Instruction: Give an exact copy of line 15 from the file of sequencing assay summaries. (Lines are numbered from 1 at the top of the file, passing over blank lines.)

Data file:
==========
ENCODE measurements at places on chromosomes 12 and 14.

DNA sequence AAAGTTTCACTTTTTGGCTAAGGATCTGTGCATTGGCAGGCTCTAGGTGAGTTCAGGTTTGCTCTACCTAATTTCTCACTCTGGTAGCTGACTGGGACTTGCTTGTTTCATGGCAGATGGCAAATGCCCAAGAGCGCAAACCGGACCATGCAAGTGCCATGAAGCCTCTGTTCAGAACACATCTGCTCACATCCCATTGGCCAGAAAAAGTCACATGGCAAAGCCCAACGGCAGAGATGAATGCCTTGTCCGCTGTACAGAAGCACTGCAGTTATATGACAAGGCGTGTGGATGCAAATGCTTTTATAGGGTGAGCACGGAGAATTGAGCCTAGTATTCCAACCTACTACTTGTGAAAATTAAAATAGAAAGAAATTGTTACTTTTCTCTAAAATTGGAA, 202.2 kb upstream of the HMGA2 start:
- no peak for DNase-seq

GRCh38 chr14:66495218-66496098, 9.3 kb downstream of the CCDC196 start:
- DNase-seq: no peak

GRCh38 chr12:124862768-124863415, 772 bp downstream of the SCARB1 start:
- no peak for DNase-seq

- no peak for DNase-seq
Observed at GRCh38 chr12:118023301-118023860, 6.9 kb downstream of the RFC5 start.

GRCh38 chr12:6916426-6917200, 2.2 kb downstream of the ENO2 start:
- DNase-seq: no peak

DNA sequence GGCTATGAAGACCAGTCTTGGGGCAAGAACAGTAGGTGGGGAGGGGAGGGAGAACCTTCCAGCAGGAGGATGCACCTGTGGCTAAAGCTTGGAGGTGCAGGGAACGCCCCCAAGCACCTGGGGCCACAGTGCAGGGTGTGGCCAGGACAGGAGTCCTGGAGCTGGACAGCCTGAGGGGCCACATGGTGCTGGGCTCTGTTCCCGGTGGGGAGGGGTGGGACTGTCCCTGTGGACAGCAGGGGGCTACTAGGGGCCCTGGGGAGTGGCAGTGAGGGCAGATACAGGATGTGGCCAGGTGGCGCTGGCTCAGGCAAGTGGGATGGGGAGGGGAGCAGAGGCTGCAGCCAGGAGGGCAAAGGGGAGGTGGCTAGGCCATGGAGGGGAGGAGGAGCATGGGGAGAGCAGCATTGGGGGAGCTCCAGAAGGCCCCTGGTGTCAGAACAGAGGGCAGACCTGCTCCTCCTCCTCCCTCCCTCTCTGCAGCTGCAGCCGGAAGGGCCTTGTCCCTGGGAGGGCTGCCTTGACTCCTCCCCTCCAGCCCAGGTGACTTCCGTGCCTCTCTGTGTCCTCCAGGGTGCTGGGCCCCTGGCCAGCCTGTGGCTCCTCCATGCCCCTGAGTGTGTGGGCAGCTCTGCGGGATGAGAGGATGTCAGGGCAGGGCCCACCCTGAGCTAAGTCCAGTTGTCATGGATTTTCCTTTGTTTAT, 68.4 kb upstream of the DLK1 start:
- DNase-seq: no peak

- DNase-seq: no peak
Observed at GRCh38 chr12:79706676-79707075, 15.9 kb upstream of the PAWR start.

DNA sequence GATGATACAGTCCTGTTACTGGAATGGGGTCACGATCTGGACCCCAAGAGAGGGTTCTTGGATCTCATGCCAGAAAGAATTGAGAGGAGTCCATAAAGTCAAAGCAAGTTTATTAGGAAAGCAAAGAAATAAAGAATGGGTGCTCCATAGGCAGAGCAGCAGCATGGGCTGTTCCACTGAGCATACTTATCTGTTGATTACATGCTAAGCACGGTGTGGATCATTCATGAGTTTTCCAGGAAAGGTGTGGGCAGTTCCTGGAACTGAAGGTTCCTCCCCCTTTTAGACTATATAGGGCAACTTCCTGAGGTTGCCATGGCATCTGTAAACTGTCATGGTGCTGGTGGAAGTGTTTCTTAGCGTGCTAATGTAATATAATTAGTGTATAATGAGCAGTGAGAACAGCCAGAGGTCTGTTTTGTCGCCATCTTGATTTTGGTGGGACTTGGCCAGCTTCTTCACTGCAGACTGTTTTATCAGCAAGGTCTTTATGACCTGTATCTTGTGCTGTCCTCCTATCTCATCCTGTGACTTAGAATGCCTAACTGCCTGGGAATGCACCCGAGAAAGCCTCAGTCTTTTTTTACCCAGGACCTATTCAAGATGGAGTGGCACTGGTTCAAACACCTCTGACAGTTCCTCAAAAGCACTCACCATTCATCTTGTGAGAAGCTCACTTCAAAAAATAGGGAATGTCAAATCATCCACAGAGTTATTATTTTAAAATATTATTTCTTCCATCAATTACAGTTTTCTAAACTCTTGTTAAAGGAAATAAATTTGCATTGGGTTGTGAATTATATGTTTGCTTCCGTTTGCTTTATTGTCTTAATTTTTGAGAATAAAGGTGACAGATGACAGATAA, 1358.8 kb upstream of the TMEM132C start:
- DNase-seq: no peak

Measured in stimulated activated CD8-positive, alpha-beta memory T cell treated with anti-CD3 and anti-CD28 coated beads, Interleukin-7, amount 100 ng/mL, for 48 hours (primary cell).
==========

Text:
Observed at GRCh38 chr12:79706676-79707075, 15.9 kb upstream of the PAWR start.